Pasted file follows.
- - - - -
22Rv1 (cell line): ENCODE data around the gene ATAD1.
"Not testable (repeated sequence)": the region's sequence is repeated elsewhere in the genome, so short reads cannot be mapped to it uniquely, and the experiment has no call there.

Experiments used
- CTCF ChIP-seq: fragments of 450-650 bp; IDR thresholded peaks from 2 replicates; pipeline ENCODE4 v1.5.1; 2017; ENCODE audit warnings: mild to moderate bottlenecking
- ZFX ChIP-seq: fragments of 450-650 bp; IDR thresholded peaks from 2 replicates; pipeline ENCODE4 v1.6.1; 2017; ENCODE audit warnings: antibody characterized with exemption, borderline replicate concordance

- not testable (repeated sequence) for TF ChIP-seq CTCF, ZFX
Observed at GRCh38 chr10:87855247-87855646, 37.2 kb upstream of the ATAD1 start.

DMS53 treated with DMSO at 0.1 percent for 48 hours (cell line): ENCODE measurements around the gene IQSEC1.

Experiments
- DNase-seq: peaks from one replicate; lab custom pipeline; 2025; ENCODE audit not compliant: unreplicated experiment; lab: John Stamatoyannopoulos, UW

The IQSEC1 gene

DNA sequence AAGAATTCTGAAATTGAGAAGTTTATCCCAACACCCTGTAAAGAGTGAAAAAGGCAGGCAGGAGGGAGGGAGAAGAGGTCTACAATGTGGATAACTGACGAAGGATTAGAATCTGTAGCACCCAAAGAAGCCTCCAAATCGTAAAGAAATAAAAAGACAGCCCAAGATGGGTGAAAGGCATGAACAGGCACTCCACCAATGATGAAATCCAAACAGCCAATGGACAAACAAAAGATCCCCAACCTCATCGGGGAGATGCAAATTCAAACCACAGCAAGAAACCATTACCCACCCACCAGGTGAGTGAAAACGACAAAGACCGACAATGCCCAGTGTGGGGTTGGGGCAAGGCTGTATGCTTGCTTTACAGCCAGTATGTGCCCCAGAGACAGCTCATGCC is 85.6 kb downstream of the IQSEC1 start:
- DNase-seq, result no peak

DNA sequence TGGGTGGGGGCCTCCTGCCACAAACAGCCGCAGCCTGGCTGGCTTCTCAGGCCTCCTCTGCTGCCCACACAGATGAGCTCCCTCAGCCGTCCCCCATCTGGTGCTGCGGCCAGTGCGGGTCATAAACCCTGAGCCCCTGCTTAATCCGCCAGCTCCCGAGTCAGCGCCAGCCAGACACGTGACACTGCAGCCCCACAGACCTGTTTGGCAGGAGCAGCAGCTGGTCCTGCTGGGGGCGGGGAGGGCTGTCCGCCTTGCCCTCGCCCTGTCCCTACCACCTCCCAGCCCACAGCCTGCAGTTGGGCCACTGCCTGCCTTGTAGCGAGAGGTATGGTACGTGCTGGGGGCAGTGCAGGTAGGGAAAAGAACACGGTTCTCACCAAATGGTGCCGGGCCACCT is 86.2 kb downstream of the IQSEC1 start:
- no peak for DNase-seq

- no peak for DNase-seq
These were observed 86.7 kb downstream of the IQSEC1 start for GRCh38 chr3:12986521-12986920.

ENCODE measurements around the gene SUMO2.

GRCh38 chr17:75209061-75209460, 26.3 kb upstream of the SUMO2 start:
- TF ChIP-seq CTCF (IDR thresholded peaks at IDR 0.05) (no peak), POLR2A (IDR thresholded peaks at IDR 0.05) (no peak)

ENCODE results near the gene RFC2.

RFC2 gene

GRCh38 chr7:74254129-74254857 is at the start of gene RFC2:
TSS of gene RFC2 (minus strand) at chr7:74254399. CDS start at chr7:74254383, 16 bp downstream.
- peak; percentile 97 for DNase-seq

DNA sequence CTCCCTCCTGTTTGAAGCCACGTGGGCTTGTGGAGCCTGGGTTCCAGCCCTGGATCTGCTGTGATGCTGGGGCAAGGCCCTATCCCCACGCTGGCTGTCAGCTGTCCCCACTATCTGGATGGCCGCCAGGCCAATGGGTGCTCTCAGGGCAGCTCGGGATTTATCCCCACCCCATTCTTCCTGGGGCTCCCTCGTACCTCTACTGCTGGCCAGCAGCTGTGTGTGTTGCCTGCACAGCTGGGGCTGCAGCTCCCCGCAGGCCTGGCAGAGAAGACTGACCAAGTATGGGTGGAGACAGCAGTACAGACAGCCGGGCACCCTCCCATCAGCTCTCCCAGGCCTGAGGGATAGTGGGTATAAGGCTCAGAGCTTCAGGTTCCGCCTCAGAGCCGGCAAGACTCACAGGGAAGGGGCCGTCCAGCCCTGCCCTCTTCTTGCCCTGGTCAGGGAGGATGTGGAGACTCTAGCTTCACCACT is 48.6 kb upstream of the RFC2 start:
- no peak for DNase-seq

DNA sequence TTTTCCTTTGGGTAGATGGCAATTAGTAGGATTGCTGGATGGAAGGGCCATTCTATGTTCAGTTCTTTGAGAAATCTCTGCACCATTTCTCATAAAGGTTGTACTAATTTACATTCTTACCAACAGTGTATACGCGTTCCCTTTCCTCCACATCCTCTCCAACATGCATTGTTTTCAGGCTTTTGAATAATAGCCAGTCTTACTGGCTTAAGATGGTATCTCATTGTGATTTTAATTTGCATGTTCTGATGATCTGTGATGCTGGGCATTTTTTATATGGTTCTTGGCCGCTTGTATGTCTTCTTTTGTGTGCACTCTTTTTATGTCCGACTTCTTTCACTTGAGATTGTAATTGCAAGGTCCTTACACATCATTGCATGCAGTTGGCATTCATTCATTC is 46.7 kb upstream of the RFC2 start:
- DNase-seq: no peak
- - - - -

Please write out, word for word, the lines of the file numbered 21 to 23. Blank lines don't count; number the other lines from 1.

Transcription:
ENCODE results near the gene RFC2.

RFC2 gene

GRCh38 chr7:74254129-74254857 is at the start of gene RFC2: